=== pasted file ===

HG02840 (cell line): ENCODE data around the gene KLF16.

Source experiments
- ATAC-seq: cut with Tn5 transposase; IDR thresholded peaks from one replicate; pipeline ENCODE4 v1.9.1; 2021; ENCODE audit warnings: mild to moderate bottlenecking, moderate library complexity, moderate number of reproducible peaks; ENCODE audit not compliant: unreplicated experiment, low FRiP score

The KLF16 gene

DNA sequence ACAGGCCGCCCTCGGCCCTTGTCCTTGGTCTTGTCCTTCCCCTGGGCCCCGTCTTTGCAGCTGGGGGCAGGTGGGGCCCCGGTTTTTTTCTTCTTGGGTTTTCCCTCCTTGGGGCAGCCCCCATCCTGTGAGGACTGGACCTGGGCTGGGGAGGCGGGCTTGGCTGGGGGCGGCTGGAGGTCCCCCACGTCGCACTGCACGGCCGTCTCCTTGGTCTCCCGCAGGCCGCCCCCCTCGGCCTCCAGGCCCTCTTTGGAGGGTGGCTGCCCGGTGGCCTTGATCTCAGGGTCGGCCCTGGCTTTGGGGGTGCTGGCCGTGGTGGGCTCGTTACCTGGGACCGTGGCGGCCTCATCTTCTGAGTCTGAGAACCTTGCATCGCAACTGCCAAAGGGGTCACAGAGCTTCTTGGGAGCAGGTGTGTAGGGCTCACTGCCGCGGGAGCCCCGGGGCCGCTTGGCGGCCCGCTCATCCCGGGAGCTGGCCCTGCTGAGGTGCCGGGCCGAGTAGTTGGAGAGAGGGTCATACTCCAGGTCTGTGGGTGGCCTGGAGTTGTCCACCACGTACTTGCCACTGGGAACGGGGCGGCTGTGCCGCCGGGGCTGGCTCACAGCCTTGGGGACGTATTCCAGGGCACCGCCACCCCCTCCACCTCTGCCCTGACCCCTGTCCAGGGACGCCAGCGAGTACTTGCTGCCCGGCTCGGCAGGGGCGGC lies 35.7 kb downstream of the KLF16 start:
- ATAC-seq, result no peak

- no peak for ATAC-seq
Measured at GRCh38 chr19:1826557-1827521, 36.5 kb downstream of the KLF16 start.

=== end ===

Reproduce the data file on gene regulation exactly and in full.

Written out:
HG02840 (cell line): ENCODE data around the gene KLF16.

Source experiments
- ATAC-seq: cut with Tn5 transposase; IDR thresholded peaks from one replicate; pipeline ENCODE4 v1.9.1; 2021; ENCODE audit warnings: mild to moderate bottlenecking, moderate library complexity, moderate number of reproducible peaks; ENCODE audit not compliant: unreplicated experiment, low FRiP score

The KLF16 gene

DNA sequence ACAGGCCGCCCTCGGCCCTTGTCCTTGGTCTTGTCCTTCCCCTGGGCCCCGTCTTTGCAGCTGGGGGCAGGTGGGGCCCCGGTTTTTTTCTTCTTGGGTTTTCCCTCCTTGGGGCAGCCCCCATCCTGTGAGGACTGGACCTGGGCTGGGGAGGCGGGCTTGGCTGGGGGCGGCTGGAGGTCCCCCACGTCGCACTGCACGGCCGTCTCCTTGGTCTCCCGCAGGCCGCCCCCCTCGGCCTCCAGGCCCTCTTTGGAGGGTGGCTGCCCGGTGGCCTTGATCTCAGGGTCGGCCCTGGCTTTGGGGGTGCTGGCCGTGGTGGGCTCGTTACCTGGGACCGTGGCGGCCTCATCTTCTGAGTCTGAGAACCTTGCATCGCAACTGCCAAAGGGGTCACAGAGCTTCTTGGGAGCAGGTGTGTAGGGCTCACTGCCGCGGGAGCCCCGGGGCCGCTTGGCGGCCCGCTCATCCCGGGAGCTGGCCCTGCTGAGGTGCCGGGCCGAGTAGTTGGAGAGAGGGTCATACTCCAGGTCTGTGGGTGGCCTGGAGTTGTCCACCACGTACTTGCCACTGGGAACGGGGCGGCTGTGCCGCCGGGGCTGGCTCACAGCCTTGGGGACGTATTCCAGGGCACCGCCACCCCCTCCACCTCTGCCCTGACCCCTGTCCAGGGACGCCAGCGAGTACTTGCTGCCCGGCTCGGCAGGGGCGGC lies 35.7 kb downstream of the KLF16 start:
- ATAC-seq, result no peak

- no peak for ATAC-seq
Measured at GRCh38 chr19:1826557-1827521, 36.5 kb downstream of the KLF16 start.